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Picture of Nitin Parmar
Handling Moodle database load - a solution!
 
Recently, at the University of Bath, we've really been struggling with service performance with our MySQL-backed Moodle 1.9.7+ installation.

We've been aware that the recent poor, perhaps inconsistent, service performance has been a major issue for all users and have been working hard as a team to try to deal with such issues and to find ways to improve the user experience. This has been indicated within posts on our Moodle service blog.

A recent post on the blog indicated that we've turned a real corner with performance, so I wanted to post to this forum to elaborate on the work that we've done, and to share our solution with the community.

Last Monday (22nd February) was a particularly bad day in terms of performance. This was down to a combination of factors, namely:
  • Monday's are the busiest day of the week in terms of usage. I recently showed a graph at a Moodle Advisory Group meeting which indicated this - slide 5 at http://go.bath.ac.uk/fltx. The key thing to notice is the spike at the start of each week.
  • We identified that one department had four submission deadlines for Monday, where hundreds of students were submitting work online. This had a rather large impact on the database server. [I've since spoken to the department, and asked if they might be able to consider staggering submission dates. Not a longer term or scalable solution, but it'd certainly help in the short/medium term].
  • The same department had a couple of hundred students logging into Moodle at the start of an "open week".
All these factors combined, made Moodle crawl for most of the day (11.30am - 6pm, at least) and close to unusable.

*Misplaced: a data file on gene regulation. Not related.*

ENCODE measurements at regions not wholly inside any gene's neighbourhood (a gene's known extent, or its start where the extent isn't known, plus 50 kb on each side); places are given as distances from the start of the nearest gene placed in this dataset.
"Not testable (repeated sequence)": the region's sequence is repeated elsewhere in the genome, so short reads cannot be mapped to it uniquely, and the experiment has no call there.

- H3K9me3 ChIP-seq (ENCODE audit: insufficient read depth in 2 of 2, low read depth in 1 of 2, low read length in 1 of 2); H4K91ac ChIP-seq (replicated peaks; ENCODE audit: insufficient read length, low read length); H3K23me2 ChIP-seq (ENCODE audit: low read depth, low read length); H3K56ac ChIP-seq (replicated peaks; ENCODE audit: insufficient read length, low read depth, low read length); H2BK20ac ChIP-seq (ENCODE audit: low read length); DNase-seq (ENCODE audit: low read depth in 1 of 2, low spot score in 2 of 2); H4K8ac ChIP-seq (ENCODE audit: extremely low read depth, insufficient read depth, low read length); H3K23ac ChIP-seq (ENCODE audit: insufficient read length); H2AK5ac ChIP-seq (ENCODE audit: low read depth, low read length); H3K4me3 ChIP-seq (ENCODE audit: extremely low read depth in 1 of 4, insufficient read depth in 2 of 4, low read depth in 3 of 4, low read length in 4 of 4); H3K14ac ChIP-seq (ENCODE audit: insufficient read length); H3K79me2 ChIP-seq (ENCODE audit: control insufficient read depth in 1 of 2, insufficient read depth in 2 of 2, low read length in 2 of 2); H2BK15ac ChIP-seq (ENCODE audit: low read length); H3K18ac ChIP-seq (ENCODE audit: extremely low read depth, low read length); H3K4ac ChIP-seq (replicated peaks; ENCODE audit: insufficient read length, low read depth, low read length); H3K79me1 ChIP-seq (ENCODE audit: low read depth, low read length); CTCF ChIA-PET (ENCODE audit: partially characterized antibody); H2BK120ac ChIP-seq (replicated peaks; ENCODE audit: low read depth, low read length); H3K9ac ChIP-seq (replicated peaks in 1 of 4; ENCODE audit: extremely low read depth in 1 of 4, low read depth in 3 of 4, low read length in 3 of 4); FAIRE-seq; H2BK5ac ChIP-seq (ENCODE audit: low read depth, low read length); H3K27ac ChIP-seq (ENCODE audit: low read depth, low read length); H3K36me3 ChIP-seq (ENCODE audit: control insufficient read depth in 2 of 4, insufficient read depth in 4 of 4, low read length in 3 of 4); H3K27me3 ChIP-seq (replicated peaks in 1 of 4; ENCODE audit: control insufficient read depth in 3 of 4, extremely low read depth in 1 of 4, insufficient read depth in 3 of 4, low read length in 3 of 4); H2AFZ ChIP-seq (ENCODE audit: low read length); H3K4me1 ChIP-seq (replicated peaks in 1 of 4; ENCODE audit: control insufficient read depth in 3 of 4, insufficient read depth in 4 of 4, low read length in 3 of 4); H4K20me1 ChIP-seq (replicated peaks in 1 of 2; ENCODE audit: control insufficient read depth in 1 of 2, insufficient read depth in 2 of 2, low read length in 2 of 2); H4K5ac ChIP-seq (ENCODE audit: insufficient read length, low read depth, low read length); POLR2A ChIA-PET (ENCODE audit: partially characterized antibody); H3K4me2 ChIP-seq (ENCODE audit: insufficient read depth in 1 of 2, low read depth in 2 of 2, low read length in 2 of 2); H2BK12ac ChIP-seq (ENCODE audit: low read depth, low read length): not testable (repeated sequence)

The image below shows an illustration of our Moodle database load for the period Tuesday 16th February - Tuesday 23rd February.

duplo-load-averages-1.jpg

On a typical Monday, the load is near to 1.5 (not shown on the graph above). Monday 22nd February 2010 was the exception to the rule - you'll see the spike at 2.0 for much of the day. You'll also be able to see that during the previous week, Wednesday through the Friday, the database load isn't as much and runs between 0.5 and 1.0.

As well as having this information, we receive email pings from the database every hour when there are "too many connections". On a typical Monday we might receive 3 or 4 such emails; on Monday 22nd, we got 7!

During our maintenance period on Tuesday 23rd, we implemented something which has reduced the load on the database server. Previously, the database server was used to store information about current sessions. Now however, this information is stored on the filesystem. (To take a look at this in your own installation, go to: Site Administration >> Server >> Session Handling >> Use database for session information)

A typical load for Tuesday is between 1.2 and 1.5; the load on Tuesday 23rd February (and subsequent days) was close enough to a peak of 0.2 (see graph below). The change detailed above has had a significant impact on Moodle performance, on one of our busiest days... and we didn't receive any email pings, even during the middle of the day!


duplo-load-averages.jpg

The number of users logging into the service Tuesday 23rd compared to Monday 22nd was reduced admittedly, but following the change to how sessions are handled, we did not encounter the same types of problems as the previous day (or previous Tuesday's) and the impact on the database server was markedly different.

We will continue to monitor this over the next couple of weeks, but clearly the real test will come on Monday, when usage is at its very highest. However, we're confident that our improved configuration would be able to handle the same number of users (and associated activity, such as coursework submissions) in a much, much better fashion.